City College of New York

About City College of New York
The City College of New York (CCNY) is the oldest college of The City University of New York’s 23 institutions of higher learning. Founded in downtown Manhattan as The Free Academy in 1847 “for the children of the whole people,” it was the first free public institution of higher education in the United States. At the turn of the century, the school moved to its current 35-acre campus, which stretches from 130th Street to 141st Street on a hill overlooking Harlem. Architect George B. Post was commissioned to design the college’s five original buildings, which now form the core of the City College campus. Made of schist, a dark stone native to Manhattan, with white terra cotta trim, they are considered one of the finest examples of neo-Gothic architecture in the United States.

Today, with more than 90 languages spoken on campus, CCNY is one of the most diverse colleges in the United States. City College provides nearly 16,000 undergraduate and graduate students with opportunities to achieve academically, creatively, and professionally in the liberal arts and sciences and in professional fields such as engineering, education, architecture, and biomedical education.

CCNY has eight libraries: The Morris Raphael Cohen Library, the main library housing the social science and education materials, the reference division, government documents, and the archives and special collections; the Art and Architecture library; the Art Visual Resources Library; the Architecture Visual Resources library; the Music Library; the Science and Engineering Library; the Dominican Institute Library: and the Center for Worker Education Library. Together, they boast a collection of 1.54 million volumes and 138,000 e-books.

Why BookScan Station?
The busy CCNY library system had a constant demand from students wanting to scan materials, but had been unable to find a satisfactory solution. “We had scanning sort of intermittently, but it was constantly breaking down,” said Pam Gillespie, Associate Dean and Chief Librarian of City College of New York Libraries. “Also, we had to put the scanner on a workstation, which was constantly occupied” by students using the computer for other uses.

So, two years ago, Gillespie turned to the library’s photocopier vendor – CCP Solutions of Brooklyn – for help. They introduced her to the iVina BookScan Station, for which they are the exclusive dealer in the Northeast Region.

“One of things that attracted me was the fact that it could be a stand-alone scanning station,” she said. She also liked the fact that BookScan Station could be customized for her busy library, allowing users to quickly scan materials and save them to a flash drive – disabling the e-mail and print options – so the units wouldn’t be monopolized by students the way the old scanner-computer combination was. “The ability to scan to flash drive was a biggie,” said Gillespie. “It’s just so much easier, and allowed us to keep it off our network. Plus we sell the flash drives, so they’re always available to students.”

More Scans; Less Waste
CCNY installed two BookScan Stations – one in the Cohen Library and one in the Science and Engineering library – and it wasn’t long before students flocked to use the machines. “We have a blog that serves as main library webpage and we have a Facebook page,” said Gillespie. “We just threw it up that we had a scanner and that’s all it took.”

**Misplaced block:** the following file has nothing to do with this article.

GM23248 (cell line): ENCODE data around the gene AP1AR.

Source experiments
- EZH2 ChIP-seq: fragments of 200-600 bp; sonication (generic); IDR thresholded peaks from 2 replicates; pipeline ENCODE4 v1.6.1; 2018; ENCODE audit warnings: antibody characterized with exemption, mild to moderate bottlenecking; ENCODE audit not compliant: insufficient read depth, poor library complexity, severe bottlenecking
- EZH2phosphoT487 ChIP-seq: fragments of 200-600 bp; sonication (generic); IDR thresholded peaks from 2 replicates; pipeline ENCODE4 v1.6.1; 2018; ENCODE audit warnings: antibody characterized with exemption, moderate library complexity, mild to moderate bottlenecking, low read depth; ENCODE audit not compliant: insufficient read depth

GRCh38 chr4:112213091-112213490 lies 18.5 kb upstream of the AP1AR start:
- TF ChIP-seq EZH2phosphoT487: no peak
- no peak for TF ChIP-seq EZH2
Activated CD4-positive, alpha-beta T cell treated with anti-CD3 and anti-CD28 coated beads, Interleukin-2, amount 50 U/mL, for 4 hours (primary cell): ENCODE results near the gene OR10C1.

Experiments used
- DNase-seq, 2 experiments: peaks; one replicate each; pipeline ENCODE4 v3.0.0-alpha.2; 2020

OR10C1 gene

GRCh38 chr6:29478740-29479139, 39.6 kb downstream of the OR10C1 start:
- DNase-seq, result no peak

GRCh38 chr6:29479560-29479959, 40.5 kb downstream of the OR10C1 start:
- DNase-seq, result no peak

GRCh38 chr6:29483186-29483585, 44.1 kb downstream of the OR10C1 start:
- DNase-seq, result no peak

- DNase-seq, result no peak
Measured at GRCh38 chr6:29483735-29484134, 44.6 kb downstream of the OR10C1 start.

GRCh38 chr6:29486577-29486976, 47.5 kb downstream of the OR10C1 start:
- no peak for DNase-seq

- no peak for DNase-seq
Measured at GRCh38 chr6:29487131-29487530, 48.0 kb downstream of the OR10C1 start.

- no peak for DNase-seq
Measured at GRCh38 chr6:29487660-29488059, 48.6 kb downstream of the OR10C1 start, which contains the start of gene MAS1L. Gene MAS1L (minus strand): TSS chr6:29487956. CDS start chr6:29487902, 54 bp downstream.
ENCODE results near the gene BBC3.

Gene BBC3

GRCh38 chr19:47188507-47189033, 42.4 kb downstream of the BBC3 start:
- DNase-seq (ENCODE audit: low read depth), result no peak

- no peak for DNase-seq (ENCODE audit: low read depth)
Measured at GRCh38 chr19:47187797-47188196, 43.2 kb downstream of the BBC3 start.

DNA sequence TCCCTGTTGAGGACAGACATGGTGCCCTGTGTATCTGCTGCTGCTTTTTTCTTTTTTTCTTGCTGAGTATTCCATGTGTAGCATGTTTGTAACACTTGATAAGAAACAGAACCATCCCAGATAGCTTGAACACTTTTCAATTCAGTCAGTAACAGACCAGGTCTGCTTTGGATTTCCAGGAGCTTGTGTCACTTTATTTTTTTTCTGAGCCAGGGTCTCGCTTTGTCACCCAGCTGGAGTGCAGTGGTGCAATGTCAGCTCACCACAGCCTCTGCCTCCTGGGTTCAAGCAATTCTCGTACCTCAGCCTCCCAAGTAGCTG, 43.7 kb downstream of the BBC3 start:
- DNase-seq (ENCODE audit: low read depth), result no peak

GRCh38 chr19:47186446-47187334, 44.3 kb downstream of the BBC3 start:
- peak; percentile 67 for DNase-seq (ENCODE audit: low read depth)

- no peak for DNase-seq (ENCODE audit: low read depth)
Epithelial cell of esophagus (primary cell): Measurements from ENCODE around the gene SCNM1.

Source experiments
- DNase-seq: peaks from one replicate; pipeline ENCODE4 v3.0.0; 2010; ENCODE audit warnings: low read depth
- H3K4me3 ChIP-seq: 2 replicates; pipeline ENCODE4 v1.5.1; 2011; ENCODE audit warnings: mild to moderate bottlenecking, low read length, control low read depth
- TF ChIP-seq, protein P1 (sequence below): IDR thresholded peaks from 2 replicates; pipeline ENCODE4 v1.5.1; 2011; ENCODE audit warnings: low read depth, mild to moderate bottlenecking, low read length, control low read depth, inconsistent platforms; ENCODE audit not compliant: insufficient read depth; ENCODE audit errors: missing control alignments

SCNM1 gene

Two years later, it’s not uncommon to see students lined up to use the BookScan Stations, especially during finals, said John Carrero, CCNY’s Library Systems Manager. And even with such heavy use, he’s heard no complaints. “They are very user friendly,” he said. “Students just scan and go.”

One reason for the BookScan Station’s popularity may be that it is free. “I would never charge for scanning, because it doesn’t use consumables,” said Gillespie.

And the scanner is helping the library use fewer consumables in other areas, as students scan more and use photocopiers and printers less. “Paper is cheap, but your costs are in toner, so anything that can cut down on that, I’m for,” said Gillespie. “Actually, though, the way we’re really seeing savings is in less garbage because of the accidental printing that used to occur. Students would send a print job accidentally, or they would only want one page, but print all 37. Then they’d come and complain that they ‘didn’t mean to’ and want a refund. I don’t think so.”

Now, students are more likely to scan their materials and take them home to work with them before printing. They don’t have to use the photocopiers, and many of them end up printing at home, where they use their own ink and paper, she said.

The Future
The BookScan Station has been such a success that Gillespie has just ordered two more, which will soon be deployed in the Music Library and the Art and Architecture Library.

“They seem to be trouble free and they keep working, and that’s good,” said Gillespie. “The least amount of human intervention on the part of our techs is preferable.”

While the BookScan Station’s patented beveled book edge and oversized scanner bed have other libraries using it to digitize archives, Gillespie says CCNY libraries probably won’t be using it for in-house projects.

“We have our own scanners for that,” she said. “Besides, you’d never be able to get to these stations. The students would beat you to death.” As heavily as the scanners are used now, students simply wouldn’t want it tied up by anyone – even librarians – working on a large project.

“We have recommended (BookScan Station) to other libraries, and people have come to see them before investing in them. We don’t have to tell them anything. They just have to watch what happens. It’s scan and go.”
Pam Gillespie
Associate Dean and Chief Librarian
City College of New York Libraries

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